And those who oppose brave uncommon position.
But John Bercow’s line is a dignified wall
Between Trumpet the sump pit and Westminster Hall
And as Donald is fickle and dumb and uncouth
He is favoured the better, forbidden of proof.
BBC News, February 7th, 2017: “A matter for Parliament”
BBC ‘This Week’ April 2nd, 2015 – Big John: https://youtu.be/x-XAOCHPXgs
Lull me a lullaby
Sand in my eyes
Buy me a mockingbird
Give me the sky
Betcha by golly
Wow, build me a folly
Bring me some Kool Aid
And fill up the trolley
Sprinkle the pixie dust
Set up a blind trust, go
Short of a picnic
And cut off the crusts
Pipe me a loony tune
Red, white and blue my shoes
Kansas is dying
Jump over the moon
Do you remember when you were young:
When they sold us a future in which everyone
Would have more time for leisure and
Life’s simple pleasures?
I remember how ‘progress’ was sold as the shift
Toward treasured Modernity’s time-saving gifts.
I remember when ‘free time’ were not dirty words,
But the envy of those who knew it was absurd
To work hard for The Man, at the cost of your Soul;
To neglect your own senses to fit in a mould;
To conform to consensus and stick to the path
Laid out in perpetuity – however daft…
Where does the time go and how is it spent,
But by serving The Man just to pay him more rent?
And while faster goes quicker and more becomes less
Of a joy than a measure of burden and stress,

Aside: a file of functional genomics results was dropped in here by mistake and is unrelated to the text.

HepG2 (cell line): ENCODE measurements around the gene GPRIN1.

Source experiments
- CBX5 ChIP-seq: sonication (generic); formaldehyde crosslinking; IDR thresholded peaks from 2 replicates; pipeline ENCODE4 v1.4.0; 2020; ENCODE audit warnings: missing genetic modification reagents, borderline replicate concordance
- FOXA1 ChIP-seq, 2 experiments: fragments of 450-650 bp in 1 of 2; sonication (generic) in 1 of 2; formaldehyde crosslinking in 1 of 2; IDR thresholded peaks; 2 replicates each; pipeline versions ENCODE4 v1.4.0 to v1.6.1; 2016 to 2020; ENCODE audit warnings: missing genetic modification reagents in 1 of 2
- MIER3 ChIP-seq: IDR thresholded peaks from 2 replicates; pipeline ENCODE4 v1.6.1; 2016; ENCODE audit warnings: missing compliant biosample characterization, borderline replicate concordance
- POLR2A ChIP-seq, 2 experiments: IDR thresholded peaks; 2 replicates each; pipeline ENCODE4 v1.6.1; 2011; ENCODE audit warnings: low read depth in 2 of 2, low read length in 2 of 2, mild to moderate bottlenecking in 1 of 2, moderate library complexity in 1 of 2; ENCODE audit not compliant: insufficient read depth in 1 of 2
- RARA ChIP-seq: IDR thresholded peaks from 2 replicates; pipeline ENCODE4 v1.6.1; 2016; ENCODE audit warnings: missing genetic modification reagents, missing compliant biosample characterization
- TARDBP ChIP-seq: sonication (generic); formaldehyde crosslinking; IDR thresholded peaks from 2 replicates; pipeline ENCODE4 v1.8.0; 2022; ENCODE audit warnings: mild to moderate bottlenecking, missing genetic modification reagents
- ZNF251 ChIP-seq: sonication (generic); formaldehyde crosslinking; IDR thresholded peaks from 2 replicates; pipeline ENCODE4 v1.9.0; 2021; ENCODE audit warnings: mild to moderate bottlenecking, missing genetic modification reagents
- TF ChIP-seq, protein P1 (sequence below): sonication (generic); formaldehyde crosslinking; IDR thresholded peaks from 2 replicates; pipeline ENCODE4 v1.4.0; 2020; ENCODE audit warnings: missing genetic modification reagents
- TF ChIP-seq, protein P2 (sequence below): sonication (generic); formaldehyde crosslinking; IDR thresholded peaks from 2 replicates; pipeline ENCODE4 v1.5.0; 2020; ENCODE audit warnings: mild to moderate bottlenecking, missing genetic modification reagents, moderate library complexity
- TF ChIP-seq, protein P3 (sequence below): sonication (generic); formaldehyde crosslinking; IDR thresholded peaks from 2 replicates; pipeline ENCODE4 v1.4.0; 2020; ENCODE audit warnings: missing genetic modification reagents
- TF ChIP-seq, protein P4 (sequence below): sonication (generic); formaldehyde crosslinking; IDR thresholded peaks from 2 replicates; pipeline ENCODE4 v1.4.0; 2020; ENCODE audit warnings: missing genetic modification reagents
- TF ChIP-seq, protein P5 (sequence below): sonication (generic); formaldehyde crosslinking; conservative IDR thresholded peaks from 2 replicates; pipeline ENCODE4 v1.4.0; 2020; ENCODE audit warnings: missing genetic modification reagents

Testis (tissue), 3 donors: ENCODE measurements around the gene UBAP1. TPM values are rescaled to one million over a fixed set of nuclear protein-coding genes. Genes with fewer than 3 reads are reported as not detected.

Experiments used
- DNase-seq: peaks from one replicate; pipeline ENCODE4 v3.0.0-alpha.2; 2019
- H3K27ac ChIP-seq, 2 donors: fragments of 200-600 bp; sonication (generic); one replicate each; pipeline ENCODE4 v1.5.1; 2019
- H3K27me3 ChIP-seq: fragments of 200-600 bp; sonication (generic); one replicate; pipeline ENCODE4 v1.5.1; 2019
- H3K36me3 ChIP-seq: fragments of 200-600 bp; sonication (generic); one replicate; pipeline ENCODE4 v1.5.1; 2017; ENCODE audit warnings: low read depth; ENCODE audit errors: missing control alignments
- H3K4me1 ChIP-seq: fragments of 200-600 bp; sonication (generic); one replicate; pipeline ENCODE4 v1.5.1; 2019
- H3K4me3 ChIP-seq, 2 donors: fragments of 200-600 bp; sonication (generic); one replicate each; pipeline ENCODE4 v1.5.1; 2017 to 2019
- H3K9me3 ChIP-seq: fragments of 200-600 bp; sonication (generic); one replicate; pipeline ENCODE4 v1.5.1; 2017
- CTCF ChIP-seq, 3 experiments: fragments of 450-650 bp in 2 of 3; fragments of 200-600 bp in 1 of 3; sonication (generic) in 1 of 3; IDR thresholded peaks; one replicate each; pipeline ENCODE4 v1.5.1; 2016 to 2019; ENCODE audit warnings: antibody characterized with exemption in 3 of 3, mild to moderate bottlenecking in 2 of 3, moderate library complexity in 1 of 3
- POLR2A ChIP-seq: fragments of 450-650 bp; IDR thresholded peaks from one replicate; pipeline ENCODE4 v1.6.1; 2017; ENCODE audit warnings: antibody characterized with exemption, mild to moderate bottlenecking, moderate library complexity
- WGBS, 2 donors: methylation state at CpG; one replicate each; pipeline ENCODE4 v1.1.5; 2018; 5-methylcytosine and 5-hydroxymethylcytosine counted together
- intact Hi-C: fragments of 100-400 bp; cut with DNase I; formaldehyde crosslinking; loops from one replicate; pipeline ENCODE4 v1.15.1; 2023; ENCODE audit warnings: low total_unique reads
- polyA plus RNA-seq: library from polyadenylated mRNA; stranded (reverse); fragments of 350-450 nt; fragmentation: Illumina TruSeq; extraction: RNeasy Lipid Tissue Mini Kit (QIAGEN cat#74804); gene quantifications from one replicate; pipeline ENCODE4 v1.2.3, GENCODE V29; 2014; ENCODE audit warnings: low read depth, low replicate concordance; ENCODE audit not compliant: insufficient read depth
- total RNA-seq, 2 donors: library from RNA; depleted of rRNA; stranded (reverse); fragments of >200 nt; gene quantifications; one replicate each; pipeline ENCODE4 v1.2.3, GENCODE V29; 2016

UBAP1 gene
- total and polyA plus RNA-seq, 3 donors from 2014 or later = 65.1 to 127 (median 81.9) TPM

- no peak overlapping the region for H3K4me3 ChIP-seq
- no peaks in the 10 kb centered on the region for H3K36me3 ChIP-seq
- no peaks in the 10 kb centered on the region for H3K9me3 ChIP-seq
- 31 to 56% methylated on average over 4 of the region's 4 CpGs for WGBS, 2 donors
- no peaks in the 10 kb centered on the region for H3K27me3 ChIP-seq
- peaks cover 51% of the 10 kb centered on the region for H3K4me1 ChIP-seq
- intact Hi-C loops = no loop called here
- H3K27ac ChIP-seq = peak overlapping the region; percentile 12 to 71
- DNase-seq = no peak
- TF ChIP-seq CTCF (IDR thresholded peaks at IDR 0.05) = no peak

We regress to Draconia’s cold, hostile age
As a new class of servants with masters who wage
On us their aspirations for their perfect nation.
Obnoxious concoctions and new imitations
Of outdated thinking, consigned long ago
To the scrapyard of ignorant, privileged foes.
Resurrected prescribers and makers of woe
Who would keep us distracted and chained by the nose
To a grindstone which cripples and overly loads
On our bodies and minds and the whole of our time
Is spent rushing and pushing and fleeing and fighting
To be the first one to the end of the line.
[First posted: March 2013]
I don’t like this Momentum Kids thing. I’m all for extending and incorporating childcare, especially for single parents and for reasons that are not work related. But that is not the bit of this news that has caught my mind.
’The initiative will also aim to increase children’s involvement in Momentum and the labour movement by promoting political activity that is fun, engaging and child-friendly”… Momentum ‘will use the left-wing movement’s network of 150 local groups to help youngsters who want to get involved in politics.’
It’s the partisan political activist education being rolled out bit that makes me go cold. It’s naive, at best. I think organised religion is politics with added conviction and, as I read the piece, ‘faith-based prep’ is what I was hearing.
As you know, dear Reader, I don’t like faith-based schools. I believe organised, religious indoctrination, if it must still exist, is for the designated temple and that in the compulsory years of education, religious study should be facilitated by informed debate and explored under the wider umbrella of Philosophy. So, too, should Politics. Children often need a counterbalance to their parents’ religious/political beliefs. They don’t need them confirmed and cemented by another self-appointed authority.
Children, especially young children, soak up everything. How would this go down if it was a Brexit-teaching crèche? A Scientology-teaching crèche? What about UKIP? Or the TaxPayers’ Alliance?